US Special Envoy for Global Food Security Dr Cary Fowler said the unprovoked Russian war against Ukraine has exacerbated the food crisis worldwide and is multicausal as the world deals with climate change and the Covid-19 pandemic.
Fowler was speaking during a press briefing on Food Security in Africa and Sanctions on Russia, where he said the war in Ukraine was pushing about 40-million additional people into the ranks of the food-insecure, which he said was a “totally unnecessary situation”.
Since Russia invaded Ukraine in February, Ukrainian grain shipments from Black Sea ports have stalled and more than 20-million tonnes of grain are stuck in silos.
Ukraine produces enough grain to feed about 400-million people.
The conflict has caused worldwide havoc with food prices rising and petrol prices reaching record highs.
Fowler said the US had invested funding into the Horn of Africa for humanitarian assistance and added that it would help develop more productive and resilient food systems.
“We have a programme at the United States Agency for International Development that we call Feed the Future. We’re in the process of expanding that programme. We’re supporting a great deal of research around the globe in international agricultural research centers and even in some of our own universities in the United States – for example, to develop drought-tolerant maize. We have, I think, about 16-million acres of US-supported drought-tolerant maize in Africa right now,” he revealed.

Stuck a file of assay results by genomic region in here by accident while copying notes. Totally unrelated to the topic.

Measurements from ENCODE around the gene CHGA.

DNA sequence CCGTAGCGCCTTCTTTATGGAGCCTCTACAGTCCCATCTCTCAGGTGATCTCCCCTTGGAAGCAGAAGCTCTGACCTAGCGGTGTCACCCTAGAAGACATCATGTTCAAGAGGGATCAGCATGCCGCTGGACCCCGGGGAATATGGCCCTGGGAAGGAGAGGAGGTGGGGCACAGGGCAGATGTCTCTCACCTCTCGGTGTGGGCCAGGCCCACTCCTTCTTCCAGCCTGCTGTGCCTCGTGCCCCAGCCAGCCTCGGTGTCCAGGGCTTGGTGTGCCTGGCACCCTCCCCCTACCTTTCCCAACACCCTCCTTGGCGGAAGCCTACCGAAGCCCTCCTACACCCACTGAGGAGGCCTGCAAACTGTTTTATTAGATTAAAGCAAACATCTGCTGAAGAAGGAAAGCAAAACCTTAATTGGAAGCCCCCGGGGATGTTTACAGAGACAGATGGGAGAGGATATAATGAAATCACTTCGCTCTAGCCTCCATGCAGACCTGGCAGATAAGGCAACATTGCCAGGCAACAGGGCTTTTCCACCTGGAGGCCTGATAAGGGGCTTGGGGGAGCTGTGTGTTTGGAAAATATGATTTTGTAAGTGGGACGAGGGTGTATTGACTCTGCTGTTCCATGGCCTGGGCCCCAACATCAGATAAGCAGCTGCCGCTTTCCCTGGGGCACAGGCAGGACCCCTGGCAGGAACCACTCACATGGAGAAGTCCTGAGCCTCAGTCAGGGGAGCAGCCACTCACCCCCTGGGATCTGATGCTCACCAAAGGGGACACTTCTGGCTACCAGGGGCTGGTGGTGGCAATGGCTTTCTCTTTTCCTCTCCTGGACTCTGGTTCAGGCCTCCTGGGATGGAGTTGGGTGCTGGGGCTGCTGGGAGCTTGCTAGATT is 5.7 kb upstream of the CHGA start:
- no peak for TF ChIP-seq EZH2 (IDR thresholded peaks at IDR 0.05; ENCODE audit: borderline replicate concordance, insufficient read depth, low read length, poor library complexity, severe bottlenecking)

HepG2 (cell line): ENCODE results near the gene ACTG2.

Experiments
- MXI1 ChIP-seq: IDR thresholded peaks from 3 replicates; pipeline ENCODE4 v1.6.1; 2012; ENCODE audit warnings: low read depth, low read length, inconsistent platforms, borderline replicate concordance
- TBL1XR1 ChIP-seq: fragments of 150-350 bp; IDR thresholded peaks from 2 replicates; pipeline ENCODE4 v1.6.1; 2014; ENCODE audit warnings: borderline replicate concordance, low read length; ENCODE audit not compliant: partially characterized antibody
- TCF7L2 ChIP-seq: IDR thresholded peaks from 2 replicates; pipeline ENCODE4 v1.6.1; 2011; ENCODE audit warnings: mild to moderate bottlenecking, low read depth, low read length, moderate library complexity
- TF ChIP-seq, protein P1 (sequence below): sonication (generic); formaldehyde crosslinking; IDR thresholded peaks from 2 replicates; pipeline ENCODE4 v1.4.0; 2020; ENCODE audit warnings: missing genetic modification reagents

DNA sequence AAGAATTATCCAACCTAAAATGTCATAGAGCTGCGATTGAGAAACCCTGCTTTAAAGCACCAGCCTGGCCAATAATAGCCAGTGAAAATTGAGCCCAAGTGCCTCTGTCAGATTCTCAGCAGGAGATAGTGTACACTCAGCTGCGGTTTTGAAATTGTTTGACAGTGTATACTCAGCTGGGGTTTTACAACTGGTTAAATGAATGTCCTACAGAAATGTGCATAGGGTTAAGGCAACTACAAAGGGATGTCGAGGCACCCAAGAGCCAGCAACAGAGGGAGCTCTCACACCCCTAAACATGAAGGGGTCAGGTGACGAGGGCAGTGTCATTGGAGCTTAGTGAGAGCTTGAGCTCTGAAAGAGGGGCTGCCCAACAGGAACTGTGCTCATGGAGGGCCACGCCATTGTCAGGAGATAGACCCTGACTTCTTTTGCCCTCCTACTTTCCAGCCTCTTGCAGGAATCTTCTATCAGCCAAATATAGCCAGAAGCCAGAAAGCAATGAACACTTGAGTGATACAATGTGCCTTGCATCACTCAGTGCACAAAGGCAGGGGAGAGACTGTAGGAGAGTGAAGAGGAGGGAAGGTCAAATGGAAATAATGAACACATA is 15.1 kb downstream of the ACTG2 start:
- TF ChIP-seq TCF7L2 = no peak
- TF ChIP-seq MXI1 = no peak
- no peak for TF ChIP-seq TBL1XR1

He warned that the world would not get out of the crisis simply by providing humanitarian aid such as food assistance, stressing that long-term development projects such as these were imperative.
Meanwhile, Office of Sanctions Coordination head Jim O’Brien said a promise by Russia to allow for the reopening of Ukrainian ports while threatening to invade was a hollow offer.
He said the US would like to see China act “like the large power it is” in helping to address the problem in the global food market.
O’Brien, however, expressed concern that China was building up its domestic stocks and continuing to purchase grain on the global market at a time when “we would love to see it be able to help those who are in need”.